Britain: Lawrence of Arabia (1962). This epic adventure film chronicles T.E Lawrence during attacks on the Arab Peninsula communities of Aqaba and Damascus. Lawrence feels emotional turmoil as he is divided in his loyalties to his native Britain and his newfound friends in the Arabian desert. This film reflects the emotional turmoil that Britain went through during the First World War. The war ultimately signalled the beginning of the decline of the British Empire. This film has been praised for its visuals, screenplay, acting and direction and it is considered by the American Film Institute to be the greatest epic film of all time.
France: La Grande Illusion (1937). This film — considered by many historians and critics as a masterpiece of French cinema — tells the tale of a small group of French officers who are plotting an escape from a German prisoner camp. It draws its name from British economist Norman Angell’s 1936 book The Grand Illusion. The book argues that war is futile because of the similarity of European economic interests. The film also argues that war is futile and it will never solve political problems or create a better world. The emotional moral thought-provoking nature of the film, along with the performances of the ensemble cast, are reasons cited as to why this
Photo courtesy of Movie Poster Database.comfilm is held in high esteem. It was the first foreign film to ever secure a Best Picture nomination at the Oscars.
Canada: Passchendaele (2008).This war drama — which was primarilly shot in and around Calgary — focuses on the experience of Michael Dunne, a decorated war veteran of the 10th Battallion during the battle of Passchendaele. This film recieved very lukewarm reviews because of its script being deemed corny, not being visually impactful and lacking strong secondary characters. Critics who did like the film praised the acting of the lead characters and the film’s ability to be profound at times. Despite the reviews, this film is a document of a time when Canada really came into its own as a nation.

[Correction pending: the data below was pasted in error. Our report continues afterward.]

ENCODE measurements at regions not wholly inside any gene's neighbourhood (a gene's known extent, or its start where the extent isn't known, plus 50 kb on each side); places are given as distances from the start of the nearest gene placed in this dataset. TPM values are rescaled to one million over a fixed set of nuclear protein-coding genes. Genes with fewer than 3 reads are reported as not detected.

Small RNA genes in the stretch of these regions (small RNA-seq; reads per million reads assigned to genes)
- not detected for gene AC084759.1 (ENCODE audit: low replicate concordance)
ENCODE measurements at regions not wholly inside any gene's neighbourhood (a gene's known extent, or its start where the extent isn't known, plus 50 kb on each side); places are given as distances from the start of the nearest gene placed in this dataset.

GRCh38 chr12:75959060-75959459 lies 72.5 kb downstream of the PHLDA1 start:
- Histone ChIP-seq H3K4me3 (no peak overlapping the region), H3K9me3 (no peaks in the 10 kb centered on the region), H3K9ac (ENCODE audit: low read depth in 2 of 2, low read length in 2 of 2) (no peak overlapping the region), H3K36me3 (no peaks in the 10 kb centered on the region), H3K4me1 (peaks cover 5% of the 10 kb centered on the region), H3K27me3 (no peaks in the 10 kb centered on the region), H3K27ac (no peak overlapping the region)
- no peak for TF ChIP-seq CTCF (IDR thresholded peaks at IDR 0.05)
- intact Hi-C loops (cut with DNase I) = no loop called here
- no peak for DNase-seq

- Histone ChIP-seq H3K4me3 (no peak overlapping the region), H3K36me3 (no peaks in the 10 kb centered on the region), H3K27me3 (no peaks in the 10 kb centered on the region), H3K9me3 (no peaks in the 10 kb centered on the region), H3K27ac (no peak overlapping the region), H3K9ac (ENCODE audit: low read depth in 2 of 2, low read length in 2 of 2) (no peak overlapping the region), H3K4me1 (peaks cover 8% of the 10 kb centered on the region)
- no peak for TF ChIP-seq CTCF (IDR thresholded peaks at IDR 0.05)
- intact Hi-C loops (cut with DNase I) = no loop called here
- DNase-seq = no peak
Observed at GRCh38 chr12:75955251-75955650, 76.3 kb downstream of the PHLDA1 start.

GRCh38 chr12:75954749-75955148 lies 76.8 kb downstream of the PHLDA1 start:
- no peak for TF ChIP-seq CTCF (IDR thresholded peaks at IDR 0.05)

Germany: Westfront 1918 (1930). This film is set in the trenches of the Western Front in France 1918. The film starts with the love story between a young German soldier and a French peasant girl but pivots to the soldier and his friends’ hardships at the front. At the conclusion of the battles, both the French and Germans mutually express a desire to be comrades and not enemies. This film is a standout German production because it was an anti-war film at a time when war films were popular in Germany.Westfront was banned when the Nazis took control in 1933 because it was deemed that this piece would jeopardize the military will of the German people